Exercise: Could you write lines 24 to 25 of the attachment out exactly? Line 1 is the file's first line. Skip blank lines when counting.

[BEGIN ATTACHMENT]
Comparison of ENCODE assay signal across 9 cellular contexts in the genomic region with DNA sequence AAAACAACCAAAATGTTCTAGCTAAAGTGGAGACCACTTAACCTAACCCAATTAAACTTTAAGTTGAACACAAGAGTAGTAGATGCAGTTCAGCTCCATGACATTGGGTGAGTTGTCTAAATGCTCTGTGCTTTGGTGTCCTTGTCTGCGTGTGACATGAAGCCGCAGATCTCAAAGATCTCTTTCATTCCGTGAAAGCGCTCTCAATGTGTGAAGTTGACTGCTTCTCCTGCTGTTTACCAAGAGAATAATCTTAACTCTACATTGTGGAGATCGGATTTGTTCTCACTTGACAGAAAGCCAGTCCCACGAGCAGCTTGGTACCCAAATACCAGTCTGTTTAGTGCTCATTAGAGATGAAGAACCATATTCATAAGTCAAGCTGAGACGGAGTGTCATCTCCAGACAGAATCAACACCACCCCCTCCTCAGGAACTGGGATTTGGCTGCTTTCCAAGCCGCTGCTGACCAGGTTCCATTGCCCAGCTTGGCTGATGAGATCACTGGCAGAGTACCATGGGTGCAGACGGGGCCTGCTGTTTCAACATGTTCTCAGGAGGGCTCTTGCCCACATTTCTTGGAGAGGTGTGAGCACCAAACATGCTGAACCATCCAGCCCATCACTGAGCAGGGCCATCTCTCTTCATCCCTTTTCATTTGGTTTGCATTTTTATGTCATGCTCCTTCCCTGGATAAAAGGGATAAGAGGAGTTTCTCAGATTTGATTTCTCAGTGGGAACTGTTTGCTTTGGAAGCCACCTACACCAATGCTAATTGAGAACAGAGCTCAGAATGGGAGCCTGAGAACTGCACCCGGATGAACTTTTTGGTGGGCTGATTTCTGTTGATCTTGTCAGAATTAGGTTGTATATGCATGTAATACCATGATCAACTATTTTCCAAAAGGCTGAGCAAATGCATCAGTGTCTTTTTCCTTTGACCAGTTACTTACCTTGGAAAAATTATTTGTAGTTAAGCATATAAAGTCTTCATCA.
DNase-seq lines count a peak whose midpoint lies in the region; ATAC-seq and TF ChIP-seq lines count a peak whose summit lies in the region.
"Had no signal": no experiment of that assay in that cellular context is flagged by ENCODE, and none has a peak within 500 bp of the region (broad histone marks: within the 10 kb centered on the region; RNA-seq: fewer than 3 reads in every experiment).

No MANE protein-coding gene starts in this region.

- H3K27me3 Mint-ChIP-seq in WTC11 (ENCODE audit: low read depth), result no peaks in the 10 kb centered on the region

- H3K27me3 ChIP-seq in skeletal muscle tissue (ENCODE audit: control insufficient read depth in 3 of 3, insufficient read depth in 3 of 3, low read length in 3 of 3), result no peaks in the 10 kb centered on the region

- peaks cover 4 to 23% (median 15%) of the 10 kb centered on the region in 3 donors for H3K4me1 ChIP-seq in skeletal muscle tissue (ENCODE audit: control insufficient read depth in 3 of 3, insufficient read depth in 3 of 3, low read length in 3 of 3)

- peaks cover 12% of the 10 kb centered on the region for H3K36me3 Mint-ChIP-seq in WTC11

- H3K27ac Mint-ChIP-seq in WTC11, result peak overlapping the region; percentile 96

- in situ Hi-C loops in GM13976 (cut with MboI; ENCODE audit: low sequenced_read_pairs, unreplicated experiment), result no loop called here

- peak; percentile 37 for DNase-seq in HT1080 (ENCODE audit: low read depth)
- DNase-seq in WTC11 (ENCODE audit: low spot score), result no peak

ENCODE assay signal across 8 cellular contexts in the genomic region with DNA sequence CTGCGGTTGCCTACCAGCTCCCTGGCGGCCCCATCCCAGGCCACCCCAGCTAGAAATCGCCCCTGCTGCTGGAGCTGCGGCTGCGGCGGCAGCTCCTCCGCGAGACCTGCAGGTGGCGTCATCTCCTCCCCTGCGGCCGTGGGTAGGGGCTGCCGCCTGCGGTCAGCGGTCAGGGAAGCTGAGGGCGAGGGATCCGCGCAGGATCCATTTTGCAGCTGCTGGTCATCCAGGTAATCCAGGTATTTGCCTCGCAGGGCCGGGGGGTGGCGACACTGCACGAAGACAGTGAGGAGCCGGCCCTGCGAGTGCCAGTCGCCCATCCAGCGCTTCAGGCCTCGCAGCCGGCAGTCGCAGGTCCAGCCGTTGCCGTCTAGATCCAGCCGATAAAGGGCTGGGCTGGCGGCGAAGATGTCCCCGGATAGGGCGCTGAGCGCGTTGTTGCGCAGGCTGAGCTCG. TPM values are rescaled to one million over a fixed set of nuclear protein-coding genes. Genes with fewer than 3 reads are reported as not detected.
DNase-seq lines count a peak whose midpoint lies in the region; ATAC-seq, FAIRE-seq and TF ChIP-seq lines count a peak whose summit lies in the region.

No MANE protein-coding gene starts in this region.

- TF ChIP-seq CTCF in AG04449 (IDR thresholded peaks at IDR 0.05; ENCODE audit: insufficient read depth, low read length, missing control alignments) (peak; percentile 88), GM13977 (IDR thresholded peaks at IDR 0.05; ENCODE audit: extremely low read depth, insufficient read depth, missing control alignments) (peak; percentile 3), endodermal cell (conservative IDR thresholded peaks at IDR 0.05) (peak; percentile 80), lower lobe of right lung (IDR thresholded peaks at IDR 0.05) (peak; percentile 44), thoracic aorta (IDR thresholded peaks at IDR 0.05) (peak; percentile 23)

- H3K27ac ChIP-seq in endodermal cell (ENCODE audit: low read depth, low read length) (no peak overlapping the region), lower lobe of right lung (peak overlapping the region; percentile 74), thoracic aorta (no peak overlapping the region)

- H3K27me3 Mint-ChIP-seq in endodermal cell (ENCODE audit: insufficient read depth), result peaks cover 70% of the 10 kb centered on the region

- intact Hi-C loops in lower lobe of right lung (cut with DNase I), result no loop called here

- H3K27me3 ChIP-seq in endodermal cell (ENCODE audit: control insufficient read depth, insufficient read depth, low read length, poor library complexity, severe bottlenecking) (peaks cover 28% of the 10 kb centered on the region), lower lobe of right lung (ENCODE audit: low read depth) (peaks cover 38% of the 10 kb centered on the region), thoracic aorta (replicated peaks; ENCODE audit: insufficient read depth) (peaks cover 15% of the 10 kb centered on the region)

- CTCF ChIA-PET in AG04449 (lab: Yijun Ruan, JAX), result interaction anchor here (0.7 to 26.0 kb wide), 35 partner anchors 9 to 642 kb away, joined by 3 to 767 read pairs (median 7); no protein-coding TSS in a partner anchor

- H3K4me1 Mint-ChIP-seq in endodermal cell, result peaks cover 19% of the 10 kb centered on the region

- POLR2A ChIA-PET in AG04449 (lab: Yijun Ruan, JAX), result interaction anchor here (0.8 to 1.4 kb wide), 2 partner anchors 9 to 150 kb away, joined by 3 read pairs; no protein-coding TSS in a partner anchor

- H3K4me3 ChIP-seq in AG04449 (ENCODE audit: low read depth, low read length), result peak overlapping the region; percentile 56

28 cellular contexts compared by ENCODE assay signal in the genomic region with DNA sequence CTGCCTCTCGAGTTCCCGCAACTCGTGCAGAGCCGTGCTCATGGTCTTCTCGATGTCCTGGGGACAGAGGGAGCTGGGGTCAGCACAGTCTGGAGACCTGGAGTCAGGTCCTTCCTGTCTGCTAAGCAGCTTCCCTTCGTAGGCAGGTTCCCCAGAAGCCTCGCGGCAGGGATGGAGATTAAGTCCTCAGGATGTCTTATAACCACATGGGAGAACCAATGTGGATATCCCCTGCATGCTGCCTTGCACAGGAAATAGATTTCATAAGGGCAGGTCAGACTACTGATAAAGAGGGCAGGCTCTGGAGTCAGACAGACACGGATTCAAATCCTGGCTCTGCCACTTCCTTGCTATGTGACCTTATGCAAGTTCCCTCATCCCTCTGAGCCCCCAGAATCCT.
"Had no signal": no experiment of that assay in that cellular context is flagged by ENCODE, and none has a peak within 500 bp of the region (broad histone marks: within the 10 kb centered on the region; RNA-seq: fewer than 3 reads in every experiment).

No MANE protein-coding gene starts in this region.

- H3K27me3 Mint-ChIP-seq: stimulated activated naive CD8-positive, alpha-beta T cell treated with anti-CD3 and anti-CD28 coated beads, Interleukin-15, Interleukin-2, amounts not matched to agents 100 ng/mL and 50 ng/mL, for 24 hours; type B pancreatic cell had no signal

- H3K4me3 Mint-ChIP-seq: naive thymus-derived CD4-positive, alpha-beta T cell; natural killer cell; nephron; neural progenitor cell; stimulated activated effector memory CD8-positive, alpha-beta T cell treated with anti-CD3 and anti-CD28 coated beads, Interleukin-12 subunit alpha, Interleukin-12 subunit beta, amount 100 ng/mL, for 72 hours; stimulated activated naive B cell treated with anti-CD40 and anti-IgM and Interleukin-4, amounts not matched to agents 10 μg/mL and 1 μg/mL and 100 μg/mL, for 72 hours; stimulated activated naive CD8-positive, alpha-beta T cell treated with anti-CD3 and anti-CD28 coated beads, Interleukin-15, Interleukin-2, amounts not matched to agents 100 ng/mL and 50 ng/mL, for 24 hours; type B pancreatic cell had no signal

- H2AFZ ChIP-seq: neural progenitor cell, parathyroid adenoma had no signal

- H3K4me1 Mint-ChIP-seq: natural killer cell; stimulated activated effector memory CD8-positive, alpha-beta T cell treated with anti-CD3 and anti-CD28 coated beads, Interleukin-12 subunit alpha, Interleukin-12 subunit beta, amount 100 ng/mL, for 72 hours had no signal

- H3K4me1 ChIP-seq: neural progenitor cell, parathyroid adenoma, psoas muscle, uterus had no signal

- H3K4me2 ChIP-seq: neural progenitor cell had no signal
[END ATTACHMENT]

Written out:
- H3K4me3 ChIP-seq in AG04449 (ENCODE audit: low read depth, low read length), result peak overlapping the region; percentile 56

28 cellular contexts compared by ENCODE assay signal in the genomic region with DNA sequence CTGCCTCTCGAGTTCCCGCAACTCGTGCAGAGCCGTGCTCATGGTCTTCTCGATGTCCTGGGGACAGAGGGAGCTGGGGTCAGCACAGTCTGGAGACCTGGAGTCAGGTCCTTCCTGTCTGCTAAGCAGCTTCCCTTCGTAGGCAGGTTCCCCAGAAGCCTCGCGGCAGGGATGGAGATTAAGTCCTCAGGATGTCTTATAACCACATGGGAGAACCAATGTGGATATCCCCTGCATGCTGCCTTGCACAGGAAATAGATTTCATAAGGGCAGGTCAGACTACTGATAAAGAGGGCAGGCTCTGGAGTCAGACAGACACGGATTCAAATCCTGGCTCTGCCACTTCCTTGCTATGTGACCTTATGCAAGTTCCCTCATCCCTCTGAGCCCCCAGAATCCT.